Easy Ways to Help Your Child With Self-Regulation

Our ability to self-regulate or exercise control over our emotions and behaviors is a critical skill that evolves as we mature and get older. The goal of self-regulation is to gain control over our emotions and behavior in order to act in our long-term best interest. It helps us get through everyday life and cope with normal as well as unexpected circumstances.

Easy Ways to Help Your Child With Self-Regulation

Even for the most resilient of us juggling with daily demands and coping with unexpected events and everyday stressors can be a challenge. It is often an extremely difficult ordeal for those on the autism spectrum. Neurological make-up along with sensory challenges, struggles with communication, and adaption to change, all present additional layers of difficulty in understanding emotional responses and modulating behaviors.

Does your child get easily distracted causing him/her difficulties in attending to and completing tasks? Has he/she experienced major meltdowns while waiting with you in line at a grocery store? Does your child have so much anxiety in novel situations you opt to stay in the security and familiarity of your home, choosing not to travel or attend social gatherings? These are just a few examples of the constraints resulting from our children’s difficulties with self-regulation.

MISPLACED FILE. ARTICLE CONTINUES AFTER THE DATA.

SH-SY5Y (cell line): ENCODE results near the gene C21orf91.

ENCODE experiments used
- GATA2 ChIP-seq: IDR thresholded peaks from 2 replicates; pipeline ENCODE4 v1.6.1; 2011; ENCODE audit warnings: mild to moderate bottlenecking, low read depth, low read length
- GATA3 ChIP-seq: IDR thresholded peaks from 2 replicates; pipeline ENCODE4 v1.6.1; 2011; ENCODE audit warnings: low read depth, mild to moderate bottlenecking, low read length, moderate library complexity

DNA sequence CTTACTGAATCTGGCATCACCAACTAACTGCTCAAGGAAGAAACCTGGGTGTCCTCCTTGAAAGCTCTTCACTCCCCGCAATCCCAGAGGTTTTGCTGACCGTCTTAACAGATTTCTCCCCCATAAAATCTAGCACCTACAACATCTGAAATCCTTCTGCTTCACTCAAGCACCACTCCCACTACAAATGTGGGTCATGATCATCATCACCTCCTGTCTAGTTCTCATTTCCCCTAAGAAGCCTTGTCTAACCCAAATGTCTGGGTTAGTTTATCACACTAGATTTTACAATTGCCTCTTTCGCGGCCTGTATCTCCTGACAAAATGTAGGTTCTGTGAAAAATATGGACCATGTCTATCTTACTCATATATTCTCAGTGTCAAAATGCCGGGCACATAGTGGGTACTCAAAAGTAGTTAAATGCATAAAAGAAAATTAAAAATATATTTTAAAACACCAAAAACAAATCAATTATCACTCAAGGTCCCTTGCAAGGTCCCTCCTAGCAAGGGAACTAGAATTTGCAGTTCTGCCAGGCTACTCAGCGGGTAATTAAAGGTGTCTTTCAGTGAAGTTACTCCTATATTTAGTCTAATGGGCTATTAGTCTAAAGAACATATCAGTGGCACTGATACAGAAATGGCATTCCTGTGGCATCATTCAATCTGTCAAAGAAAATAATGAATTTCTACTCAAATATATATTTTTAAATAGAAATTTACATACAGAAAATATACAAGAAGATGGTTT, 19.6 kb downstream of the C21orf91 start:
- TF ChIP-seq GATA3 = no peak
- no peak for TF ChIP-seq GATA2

The good news is the ability to regulate one’s behavior is comprised of a set of skills that can be taught and improve over time for all children, including those with autism, ADHD, or other neurological challenges.

Self-regulation is the ability to manage behaviors and emotions so a person can successfully adapt to and meet the demands of any situation. Temple Grandin defines it as “the skill of managing feelings so that they don’t reach overwhelming levels and interfere with learning and development. Many people on the spectrum need support as they struggle to manage their emotions and mitigate their anxiety.”

Any type of therapeutic intervention typically targets self-regulation or the ability to help the recipients reach levels of equilibrium in which they can effectively regulate their own emotions and behaviors. The ultimate objective is to help the person reduce excess activation in the nervous system resulting in an inappropriate fight-or-flight response.

Executive function is the chief operating system located in a prefrontal region of the brain responsible for the cognitive processes required for goal-directed behavior. It evolves in the course of a child’s development. Common executive function processes for goal-directed behavior include working memory, task initiation, sustained attention, inhibition, flexibility, planning, organization, and problem solving. These are skills that, to a lesser or greater extent, can be taught to every individual, including children with autism.